9.20 Deluxe at Rayner's Hotel Harrow

North West London saw the birth of a fine new swing band.


Pete Long's new swing combo 9.20 Deluxe made a spectacular debut at The Rayner's Hotel in Harrow on Sunday 14 March 1999. The band plays big band arrangements of classics together with some contemporary tunes and even a couple of originals. Comprising members of Echoes of Ellington and other class musicians, this 10-piece unit has a sound to rival orchestras twice its size.

The band has a truly eclectic repertoire. For those who know Pete from Echoes, you can enjoy the arrangement of (surprise, surprise!) 9.20 Special, a medium tempo number from the Ellington songbook. Set free of the confines of one orchestra, 9.20 Deluxe has developed a fine book of its own where the the only criterion is the quality of the material, such as the opening Trumpet Blues and Cantabile, made famous by Harry James. A revelation were the original numbers by Pete Long: Roll Call set the scene, introducing each member of the band with a solo, and Hampton Court, a sax-led mid-tempo instrumental. Those of a nervous disposition are advised not to listen to Pete's explanation of how he came by the title! The brass on show was Echolytes Noel Langley and Gavin Mallet (trumpets), Andy Baker (trombone), Pete Long (sax, flute, piccolo, risque jokes) and Juliet Lewis (saxophone and oboe). Driving them along was yet another swinging Long rhythm section, with Chris Dagley on drums, Echoes' Jim Richardson (bass), Clive Dunstall (piano) and Pete Walton (guitar).

The outfit is rounded off nicely by the nicely-rounded Mrs. Patricia Ariadne Etcetera Etcetera Revell, songstress par excellence. Not enough of her for this reviewer's liking, but terrific vocal performances on Now Or Never, the slow blues of Sarah Vaughan's Black Coffee, Petula Clark's Old Devil Moon, and a glorious rendition of the Gershwin's Let's Call The Whole Thing Off. This number featured the dubious vocal backing talents of the brass section masquerading as The Monty Hall Choir and Manual Percussion Ensemble. Patti endured them again later in the set during Peggy Lee's Fever, resplendant in their horrific Hawaiian shirts, performing synchronised finger-popping.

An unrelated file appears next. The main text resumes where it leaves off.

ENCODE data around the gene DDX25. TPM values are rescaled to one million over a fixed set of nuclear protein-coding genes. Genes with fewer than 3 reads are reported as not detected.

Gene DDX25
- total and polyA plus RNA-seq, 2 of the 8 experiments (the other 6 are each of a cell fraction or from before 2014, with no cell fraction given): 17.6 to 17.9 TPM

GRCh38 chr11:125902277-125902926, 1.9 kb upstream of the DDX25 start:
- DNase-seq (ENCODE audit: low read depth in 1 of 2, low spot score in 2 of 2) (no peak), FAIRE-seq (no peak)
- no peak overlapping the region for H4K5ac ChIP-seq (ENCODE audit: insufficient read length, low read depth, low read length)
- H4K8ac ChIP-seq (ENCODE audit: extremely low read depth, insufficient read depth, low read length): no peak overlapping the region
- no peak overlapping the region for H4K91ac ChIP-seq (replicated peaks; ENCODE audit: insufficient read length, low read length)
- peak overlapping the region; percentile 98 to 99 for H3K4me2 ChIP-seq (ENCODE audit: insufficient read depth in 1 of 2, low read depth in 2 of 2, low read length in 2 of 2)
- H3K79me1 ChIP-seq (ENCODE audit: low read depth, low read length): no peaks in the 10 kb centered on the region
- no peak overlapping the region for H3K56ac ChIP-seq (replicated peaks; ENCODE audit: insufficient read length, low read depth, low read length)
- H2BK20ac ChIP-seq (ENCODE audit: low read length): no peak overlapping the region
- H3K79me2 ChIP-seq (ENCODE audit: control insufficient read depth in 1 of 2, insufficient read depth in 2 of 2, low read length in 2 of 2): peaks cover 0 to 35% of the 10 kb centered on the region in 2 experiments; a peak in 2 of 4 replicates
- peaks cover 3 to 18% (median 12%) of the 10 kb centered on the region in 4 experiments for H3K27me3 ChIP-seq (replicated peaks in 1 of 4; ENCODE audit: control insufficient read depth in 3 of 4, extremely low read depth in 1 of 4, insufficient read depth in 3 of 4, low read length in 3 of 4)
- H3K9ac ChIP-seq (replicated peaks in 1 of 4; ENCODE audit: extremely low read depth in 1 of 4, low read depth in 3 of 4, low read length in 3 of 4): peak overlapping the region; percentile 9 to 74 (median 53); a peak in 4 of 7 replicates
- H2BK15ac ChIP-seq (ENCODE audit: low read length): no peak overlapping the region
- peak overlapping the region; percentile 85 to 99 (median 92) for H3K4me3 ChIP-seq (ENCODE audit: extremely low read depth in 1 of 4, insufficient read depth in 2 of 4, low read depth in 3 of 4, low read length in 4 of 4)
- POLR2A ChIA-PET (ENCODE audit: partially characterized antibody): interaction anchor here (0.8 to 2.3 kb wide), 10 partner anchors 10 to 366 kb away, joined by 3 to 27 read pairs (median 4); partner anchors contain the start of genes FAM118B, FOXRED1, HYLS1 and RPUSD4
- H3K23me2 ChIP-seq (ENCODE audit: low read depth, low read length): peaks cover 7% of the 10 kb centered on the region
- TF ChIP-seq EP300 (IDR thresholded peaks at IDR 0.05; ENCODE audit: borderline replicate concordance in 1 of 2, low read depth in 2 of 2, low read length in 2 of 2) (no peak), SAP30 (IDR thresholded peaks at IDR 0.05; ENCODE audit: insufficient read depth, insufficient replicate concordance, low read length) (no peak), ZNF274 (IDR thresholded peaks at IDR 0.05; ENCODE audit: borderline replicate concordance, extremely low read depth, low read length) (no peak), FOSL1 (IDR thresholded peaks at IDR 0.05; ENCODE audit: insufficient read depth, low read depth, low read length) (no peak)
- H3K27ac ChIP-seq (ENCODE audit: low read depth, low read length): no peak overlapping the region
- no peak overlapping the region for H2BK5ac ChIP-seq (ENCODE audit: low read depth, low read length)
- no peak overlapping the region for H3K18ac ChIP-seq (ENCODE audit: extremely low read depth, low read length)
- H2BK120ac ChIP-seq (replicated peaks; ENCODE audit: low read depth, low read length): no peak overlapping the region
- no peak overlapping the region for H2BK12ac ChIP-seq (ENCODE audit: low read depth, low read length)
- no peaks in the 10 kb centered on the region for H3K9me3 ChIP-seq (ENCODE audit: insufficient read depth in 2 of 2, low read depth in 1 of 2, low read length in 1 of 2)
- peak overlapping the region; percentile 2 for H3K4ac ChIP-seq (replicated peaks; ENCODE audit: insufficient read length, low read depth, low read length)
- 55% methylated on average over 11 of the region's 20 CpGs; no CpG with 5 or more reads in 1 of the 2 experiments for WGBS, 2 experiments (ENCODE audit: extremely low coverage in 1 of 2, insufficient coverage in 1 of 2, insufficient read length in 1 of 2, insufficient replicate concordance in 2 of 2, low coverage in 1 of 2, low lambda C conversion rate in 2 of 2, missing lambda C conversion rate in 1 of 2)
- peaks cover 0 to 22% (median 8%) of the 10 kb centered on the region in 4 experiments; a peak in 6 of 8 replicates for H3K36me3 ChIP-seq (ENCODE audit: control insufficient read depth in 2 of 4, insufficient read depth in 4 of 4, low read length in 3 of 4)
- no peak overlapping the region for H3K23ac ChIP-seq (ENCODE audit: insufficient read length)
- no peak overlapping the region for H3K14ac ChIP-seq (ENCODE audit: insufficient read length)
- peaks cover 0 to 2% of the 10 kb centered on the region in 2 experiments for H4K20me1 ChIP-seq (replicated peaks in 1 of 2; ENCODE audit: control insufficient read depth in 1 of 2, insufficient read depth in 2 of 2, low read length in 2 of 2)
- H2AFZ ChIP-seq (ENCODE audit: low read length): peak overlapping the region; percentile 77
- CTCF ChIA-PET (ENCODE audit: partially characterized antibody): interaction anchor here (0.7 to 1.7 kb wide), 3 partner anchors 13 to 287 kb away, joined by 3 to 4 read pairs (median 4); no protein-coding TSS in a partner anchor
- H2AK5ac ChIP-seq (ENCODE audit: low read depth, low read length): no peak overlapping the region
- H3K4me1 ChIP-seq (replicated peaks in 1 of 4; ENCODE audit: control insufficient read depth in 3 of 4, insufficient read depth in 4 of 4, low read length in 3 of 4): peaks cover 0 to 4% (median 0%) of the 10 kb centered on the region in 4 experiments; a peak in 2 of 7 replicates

You can't not dance to this band. Pete Long's sax led the band through Charlie Barnett's swinging Skyliner, while Jersey Bounce allowed Noel Langley to blow his own trumpet. Even Stan Kenton got a look-in, with Intermission Riff, played appropriately just before the break. Following their residency at Zoot Suit Riot, Pete Long has put together a terrific arrangement of The Alessi Brothers' Oh Lori (featuring Petes Long on flute and Walton on guitar), as well as a note-perfect rendition of the Quincy Jones' number Soul Bossa Nova. Which brings you to another realisation: this band does not only swing - they salsa! they rhumba!

The Cuban connection came via the polyrhythmic complexities of Tito Puente's Ran Can Can, showcasing Clive Dunstall's piano, Pete Long's flute and the twin trumpet fanfare of messrs. Langley and Mallett. You're My Thrill, with Juliet Lewis to the fore on the Cor Anglais, was their rhumba number. Special mention has to be made of this new weapon in the Long arsenal. Juliet, a classical oboe virtuoso, added sultry and mysterious depths to Patti Revell's version of the 1933 standard Temptation. The audience was also treated to her debut on tenor sax, as she belted out the seven-note motif to a storming Jumpin' At The Woodside.

For dancers, this band is manna from heaven. The sound is pure swing, and the economics of a smaller unit means that it should be within reach of more organisers. At the time of going to press, 9.20 Deluxe had confirmed appearances back at Rayner's Hotel on May 9, at The Swing Jam in August and Jitterbugs in September.

© March 1999 Andrew Winton.


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